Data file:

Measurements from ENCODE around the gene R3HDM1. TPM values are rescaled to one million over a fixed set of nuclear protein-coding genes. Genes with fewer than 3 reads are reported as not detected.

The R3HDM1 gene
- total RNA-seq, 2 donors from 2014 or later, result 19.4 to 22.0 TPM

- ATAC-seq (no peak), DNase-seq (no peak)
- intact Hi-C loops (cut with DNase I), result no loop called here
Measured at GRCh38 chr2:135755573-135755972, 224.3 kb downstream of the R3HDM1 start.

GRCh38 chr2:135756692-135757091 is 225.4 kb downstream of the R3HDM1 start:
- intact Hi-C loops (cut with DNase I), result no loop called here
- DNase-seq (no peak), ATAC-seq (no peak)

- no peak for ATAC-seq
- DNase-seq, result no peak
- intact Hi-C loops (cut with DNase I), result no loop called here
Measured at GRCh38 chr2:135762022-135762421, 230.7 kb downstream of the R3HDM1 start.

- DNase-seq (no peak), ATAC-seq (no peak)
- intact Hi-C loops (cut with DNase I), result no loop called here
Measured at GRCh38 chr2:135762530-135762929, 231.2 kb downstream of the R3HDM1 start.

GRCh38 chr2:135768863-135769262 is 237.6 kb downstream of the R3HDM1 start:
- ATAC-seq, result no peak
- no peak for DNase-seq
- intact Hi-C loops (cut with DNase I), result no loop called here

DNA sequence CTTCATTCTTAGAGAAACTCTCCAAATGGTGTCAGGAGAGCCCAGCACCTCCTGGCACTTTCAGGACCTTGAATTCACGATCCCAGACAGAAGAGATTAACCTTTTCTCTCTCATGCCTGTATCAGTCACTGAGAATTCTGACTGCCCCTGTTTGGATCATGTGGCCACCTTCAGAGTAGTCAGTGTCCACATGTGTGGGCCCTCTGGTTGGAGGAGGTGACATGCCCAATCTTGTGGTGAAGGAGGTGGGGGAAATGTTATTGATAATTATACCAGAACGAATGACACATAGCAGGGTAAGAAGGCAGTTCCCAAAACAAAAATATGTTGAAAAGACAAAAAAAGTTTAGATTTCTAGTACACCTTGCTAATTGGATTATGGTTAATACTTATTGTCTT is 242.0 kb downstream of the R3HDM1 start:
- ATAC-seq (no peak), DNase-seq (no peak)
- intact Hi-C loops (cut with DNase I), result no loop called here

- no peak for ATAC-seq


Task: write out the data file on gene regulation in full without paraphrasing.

Measurements from ENCODE around the gene R3HDM1. TPM values are rescaled to one million over a fixed set of nuclear protein-coding genes. Genes with fewer than 3 reads are reported as not detected.

The R3HDM1 gene
- total RNA-seq, 2 donors from 2014 or later, result 19.4 to 22.0 TPM

- ATAC-seq (no peak), DNase-seq (no peak)
- intact Hi-C loops (cut with DNase I), result no loop called here
Measured at GRCh38 chr2:135755573-135755972, 224.3 kb downstream of the R3HDM1 start.

GRCh38 chr2:135756692-135757091 is 225.4 kb downstream of the R3HDM1 start:
- intact Hi-C loops (cut with DNase I), result no loop called here
- DNase-seq (no peak), ATAC-seq (no peak)

- no peak for ATAC-seq
- DNase-seq, result no peak
- intact Hi-C loops (cut with DNase I), result no loop called here
Measured at GRCh38 chr2:135762022-135762421, 230.7 kb downstream of the R3HDM1 start.

- DNase-seq (no peak), ATAC-seq (no peak)
- intact Hi-C loops (cut with DNase I), result no loop called here
Measured at GRCh38 chr2:135762530-135762929, 231.2 kb downstream of the R3HDM1 start.

GRCh38 chr2:135768863-135769262 is 237.6 kb downstream of the R3HDM1 start:
- ATAC-seq, result no peak
- no peak for DNase-seq
- intact Hi-C loops (cut with DNase I), result no loop called here

DNA sequence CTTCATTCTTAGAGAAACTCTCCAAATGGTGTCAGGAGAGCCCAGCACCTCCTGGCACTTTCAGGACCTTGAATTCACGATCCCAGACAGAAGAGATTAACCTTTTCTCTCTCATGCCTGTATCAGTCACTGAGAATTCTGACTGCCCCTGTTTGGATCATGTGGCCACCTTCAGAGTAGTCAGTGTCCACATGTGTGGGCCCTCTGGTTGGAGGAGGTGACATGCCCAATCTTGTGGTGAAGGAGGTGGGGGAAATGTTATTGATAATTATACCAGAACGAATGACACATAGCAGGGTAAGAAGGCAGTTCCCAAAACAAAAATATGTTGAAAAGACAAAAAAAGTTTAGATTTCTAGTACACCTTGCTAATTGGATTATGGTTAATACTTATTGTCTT is 242.0 kb downstream of the R3HDM1 start:
- ATAC-seq (no peak), DNase-seq (no peak)
- intact Hi-C loops (cut with DNase I), result no loop called here

- no peak for ATAC-seq